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Men’s World Team Battle…Japan or China?

That question will be answered very soon at the upcoming world championships in Rotterdam, The Netherlands, but we’ve got enough data to at least speculate.  The 2010 worlds will be the first world team competition since the Beijing Olympics, where China dominated the competition, and Japan and the U.S. took silver and bronze.  There have been quite a few changes to the Chinese men’s team since Beijing, including the retirement of world and Olympic all-around champion Yang Wei as well as three other 2008 olympic team members – Xiao Qin, Li Xiaopeng, and Huang Xu.  Even without these veterans, China still managed to dominate the individual world championships last year in London, winning gold on four out of the six events and two additional silvers.  A few new stars like pommel horse phenom Zhang Hongtao, rings stud Yan Mingyong, and p-bars champ Wang Guanyin served notice that China’s winning ways weren’t going anywhere anytime soon.

But having multiple individual stars doesn’t guarantee an equally spectacular team effort under today’s competition format, and it’s important to keep in mind that China has lost 13 out of its 18 team finals routines from Beijing and didn’t put up a single all-around gymnast at the 2009 worlds.  With Japan appearing to have more strong all-around gymnasts than China, including 2009 world champion Kohei Uchimura, who has been invincible over the last two years and has replaced Yang Wei as the world’s top all-around gymnast, many have begun to speculate that Japan may actually now be the team to beat.

In Beijing, China outscored defending Olympic champions Japan by a whopping 7.25 margin en route to one of the easiest team gold medals in history.  While the two teams were equally matched on floor and high bar, China bested Japan by about 2 ½ points on vault, 2 points on rings and p-bars, and a half a point on pommel horse.  It seems unlikely that China’s revamped team will be capable of that kind of dominance, though, and Japan does seem to have some new scores that can help fill some of those gaps – Koji Yamamuro scored mid-16’s on vault at this summer’s NHK cup, and Kazuhito Tanaka put up 16’s on p-bars, for example.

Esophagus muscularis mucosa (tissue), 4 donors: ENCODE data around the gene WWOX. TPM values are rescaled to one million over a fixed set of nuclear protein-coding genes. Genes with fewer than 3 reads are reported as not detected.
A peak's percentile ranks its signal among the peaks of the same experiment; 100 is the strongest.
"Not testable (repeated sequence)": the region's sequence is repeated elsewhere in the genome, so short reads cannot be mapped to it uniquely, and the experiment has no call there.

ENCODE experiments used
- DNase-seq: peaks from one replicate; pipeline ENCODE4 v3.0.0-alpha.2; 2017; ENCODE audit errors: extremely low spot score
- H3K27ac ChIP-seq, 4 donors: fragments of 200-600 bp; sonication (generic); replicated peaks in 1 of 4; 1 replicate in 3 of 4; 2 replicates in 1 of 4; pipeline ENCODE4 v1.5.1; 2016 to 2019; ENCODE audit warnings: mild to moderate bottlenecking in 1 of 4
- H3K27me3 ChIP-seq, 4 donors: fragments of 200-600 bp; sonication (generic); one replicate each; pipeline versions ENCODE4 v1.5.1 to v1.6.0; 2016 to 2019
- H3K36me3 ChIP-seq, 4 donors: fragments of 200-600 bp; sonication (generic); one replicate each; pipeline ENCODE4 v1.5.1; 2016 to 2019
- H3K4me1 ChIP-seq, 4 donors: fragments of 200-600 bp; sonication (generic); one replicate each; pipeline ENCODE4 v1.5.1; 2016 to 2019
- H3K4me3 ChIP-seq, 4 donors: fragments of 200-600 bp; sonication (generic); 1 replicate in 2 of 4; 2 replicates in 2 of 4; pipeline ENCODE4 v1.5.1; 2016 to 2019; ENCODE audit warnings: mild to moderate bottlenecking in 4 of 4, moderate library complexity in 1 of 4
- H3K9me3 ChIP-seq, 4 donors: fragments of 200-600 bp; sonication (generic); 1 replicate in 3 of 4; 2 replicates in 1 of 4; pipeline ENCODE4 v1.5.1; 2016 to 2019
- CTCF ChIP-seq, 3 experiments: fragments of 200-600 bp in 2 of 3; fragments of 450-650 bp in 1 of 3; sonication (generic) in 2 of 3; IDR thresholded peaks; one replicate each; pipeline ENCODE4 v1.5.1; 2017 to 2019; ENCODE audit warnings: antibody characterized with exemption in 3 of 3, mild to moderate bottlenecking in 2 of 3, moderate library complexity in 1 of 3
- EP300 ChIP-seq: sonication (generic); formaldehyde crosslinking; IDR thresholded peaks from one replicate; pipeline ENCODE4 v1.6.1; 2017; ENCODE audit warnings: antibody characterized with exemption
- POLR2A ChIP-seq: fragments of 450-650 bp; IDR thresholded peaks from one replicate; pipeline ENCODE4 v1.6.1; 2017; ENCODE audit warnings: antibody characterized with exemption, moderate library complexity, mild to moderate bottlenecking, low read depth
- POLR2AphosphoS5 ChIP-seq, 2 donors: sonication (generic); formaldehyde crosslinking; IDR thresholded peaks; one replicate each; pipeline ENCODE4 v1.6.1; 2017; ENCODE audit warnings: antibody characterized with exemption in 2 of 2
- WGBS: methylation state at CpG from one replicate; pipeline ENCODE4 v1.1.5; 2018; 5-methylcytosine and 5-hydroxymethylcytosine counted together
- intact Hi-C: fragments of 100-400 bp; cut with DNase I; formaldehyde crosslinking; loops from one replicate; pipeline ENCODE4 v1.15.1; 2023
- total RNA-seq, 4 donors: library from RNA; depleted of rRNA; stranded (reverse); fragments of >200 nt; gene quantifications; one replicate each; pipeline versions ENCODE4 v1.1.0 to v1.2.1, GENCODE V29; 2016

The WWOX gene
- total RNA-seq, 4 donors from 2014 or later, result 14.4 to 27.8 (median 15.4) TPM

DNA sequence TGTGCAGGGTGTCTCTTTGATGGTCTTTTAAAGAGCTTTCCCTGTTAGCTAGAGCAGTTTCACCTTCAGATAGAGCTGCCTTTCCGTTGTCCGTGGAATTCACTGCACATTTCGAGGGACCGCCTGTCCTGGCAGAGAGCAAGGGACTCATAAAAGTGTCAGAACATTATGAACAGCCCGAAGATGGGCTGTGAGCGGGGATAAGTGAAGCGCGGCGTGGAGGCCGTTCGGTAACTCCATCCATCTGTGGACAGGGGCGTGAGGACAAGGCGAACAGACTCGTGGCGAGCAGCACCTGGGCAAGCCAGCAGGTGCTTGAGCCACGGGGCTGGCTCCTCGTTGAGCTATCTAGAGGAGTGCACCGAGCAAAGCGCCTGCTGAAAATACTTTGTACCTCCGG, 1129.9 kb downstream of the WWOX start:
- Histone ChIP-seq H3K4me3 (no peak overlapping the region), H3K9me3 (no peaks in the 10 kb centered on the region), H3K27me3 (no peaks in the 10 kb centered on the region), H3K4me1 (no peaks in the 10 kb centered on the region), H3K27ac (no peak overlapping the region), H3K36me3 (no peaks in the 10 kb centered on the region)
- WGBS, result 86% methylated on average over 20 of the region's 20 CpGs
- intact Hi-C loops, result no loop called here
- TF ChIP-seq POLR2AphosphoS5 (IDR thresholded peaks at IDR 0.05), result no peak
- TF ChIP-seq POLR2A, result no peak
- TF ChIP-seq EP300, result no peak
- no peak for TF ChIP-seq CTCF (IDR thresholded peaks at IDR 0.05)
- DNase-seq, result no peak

China has now won the last three major world team competitions – the 2006 worlds, the 2007 worlds, and the 2008 Olympics, with Japan winning bronze, silver, and silver at those competitions, respectively.  Although we haven’t had a world team competition since Beijing, we do know that Japan did beat China at last year’s Japan Cup by 1.65 points, and that China didn’t show up to the same competition this year.  A battle between these two teams for the world title next month seems inevitable.  Although it’s very difficult to predict the winner just yet, I expect it will be a much closer contest than the one we saw in Beijing.